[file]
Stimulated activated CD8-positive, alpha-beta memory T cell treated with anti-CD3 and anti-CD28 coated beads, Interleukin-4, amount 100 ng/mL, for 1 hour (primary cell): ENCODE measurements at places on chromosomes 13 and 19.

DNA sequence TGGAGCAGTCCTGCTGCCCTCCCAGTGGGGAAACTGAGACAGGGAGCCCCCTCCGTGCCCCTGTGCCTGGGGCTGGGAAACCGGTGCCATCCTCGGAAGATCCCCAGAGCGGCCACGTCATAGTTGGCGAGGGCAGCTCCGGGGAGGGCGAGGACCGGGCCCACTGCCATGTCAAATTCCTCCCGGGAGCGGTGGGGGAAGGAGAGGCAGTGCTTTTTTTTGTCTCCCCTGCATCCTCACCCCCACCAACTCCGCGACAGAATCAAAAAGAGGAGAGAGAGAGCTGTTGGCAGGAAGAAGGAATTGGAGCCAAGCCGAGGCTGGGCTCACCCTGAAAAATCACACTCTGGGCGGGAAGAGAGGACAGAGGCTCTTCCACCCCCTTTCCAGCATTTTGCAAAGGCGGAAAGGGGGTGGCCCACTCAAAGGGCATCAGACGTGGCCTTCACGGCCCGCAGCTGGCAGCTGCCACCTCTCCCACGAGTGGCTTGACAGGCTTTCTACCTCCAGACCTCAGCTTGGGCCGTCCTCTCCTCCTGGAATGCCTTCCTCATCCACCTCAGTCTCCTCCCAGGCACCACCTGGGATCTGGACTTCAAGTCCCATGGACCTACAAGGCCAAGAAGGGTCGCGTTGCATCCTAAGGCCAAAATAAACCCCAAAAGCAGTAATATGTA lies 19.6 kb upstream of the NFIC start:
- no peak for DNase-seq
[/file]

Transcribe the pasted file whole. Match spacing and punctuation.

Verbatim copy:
Stimulated activated CD8-positive, alpha-beta memory T cell treated with anti-CD3 and anti-CD28 coated beads, Interleukin-4, amount 100 ng/mL, for 1 hour (primary cell): ENCODE measurements at places on chromosomes 13 and 19.

DNA sequence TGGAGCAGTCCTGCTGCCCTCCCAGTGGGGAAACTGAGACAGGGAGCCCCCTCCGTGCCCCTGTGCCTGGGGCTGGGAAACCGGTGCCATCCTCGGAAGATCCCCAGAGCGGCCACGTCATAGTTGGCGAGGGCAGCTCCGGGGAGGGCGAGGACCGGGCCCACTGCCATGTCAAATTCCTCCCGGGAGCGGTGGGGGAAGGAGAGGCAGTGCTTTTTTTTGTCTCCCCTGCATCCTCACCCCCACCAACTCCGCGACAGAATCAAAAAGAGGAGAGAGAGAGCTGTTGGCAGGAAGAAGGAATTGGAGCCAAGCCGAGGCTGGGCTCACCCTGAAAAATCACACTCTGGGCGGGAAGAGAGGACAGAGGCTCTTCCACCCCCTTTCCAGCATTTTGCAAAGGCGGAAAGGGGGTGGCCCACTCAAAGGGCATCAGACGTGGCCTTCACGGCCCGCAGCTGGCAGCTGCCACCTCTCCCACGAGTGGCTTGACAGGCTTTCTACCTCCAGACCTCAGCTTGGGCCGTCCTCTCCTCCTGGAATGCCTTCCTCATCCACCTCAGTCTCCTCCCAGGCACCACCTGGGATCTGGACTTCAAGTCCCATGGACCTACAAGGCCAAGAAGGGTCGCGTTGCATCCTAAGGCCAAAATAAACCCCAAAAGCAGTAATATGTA lies 19.6 kb upstream of the NFIC start:
- no peak for DNase-seq